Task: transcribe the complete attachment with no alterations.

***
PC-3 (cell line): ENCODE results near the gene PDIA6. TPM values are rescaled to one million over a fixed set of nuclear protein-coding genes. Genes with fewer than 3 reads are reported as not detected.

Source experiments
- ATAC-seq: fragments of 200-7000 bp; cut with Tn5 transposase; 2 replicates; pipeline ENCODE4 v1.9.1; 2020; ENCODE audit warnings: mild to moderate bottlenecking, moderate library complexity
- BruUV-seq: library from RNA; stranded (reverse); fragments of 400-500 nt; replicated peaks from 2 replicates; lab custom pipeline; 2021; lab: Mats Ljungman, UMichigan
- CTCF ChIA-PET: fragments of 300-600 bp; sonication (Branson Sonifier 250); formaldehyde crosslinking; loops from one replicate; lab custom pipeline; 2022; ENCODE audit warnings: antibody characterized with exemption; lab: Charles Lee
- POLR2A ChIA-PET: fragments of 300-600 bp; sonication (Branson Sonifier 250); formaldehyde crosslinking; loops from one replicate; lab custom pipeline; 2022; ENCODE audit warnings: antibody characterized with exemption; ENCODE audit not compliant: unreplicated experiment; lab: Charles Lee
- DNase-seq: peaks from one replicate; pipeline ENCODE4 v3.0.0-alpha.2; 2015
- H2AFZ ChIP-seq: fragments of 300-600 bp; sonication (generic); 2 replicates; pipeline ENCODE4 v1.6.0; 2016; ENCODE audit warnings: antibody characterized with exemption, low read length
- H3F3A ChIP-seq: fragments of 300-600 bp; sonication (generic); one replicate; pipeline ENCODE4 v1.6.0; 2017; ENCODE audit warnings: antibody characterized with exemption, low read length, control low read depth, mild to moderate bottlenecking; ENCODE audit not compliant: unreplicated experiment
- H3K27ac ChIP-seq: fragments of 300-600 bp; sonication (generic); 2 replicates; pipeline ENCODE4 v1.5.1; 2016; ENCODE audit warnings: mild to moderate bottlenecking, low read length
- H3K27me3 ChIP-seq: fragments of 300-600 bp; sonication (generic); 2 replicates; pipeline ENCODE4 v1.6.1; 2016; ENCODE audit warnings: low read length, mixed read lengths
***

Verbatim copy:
PC-3 (cell line): ENCODE results near the gene PDIA6. TPM values are rescaled to one million over a fixed set of nuclear protein-coding genes. Genes with fewer than 3 reads are reported as not detected.

Source experiments
- ATAC-seq: fragments of 200-7000 bp; cut with Tn5 transposase; 2 replicates; pipeline ENCODE4 v1.9.1; 2020; ENCODE audit warnings: mild to moderate bottlenecking, moderate library complexity
- BruUV-seq: library from RNA; stranded (reverse); fragments of 400-500 nt; replicated peaks from 2 replicates; lab custom pipeline; 2021; lab: Mats Ljungman, UMichigan
- CTCF ChIA-PET: fragments of 300-600 bp; sonication (Branson Sonifier 250); formaldehyde crosslinking; loops from one replicate; lab custom pipeline; 2022; ENCODE audit warnings: antibody characterized with exemption; lab: Charles Lee
- POLR2A ChIA-PET: fragments of 300-600 bp; sonication (Branson Sonifier 250); formaldehyde crosslinking; loops from one replicate; lab custom pipeline; 2022; ENCODE audit warnings: antibody characterized with exemption; ENCODE audit not compliant: unreplicated experiment; lab: Charles Lee
- DNase-seq: peaks from one replicate; pipeline ENCODE4 v3.0.0-alpha.2; 2015
- H2AFZ ChIP-seq: fragments of 300-600 bp; sonication (generic); 2 replicates; pipeline ENCODE4 v1.6.0; 2016; ENCODE audit warnings: antibody characterized with exemption, low read length
- H3F3A ChIP-seq: fragments of 300-600 bp; sonication (generic); one replicate; pipeline ENCODE4 v1.6.0; 2017; ENCODE audit warnings: antibody characterized with exemption, low read length, control low read depth, mild to moderate bottlenecking; ENCODE audit not compliant: unreplicated experiment
- H3K27ac ChIP-seq: fragments of 300-600 bp; sonication (generic); 2 replicates; pipeline ENCODE4 v1.5.1; 2016; ENCODE audit warnings: mild to moderate bottlenecking, low read length
- H3K27me3 ChIP-seq: fragments of 300-600 bp; sonication (generic); 2 replicates; pipeline ENCODE4 v1.6.1; 2016; ENCODE audit warnings: low read length, mixed read lengths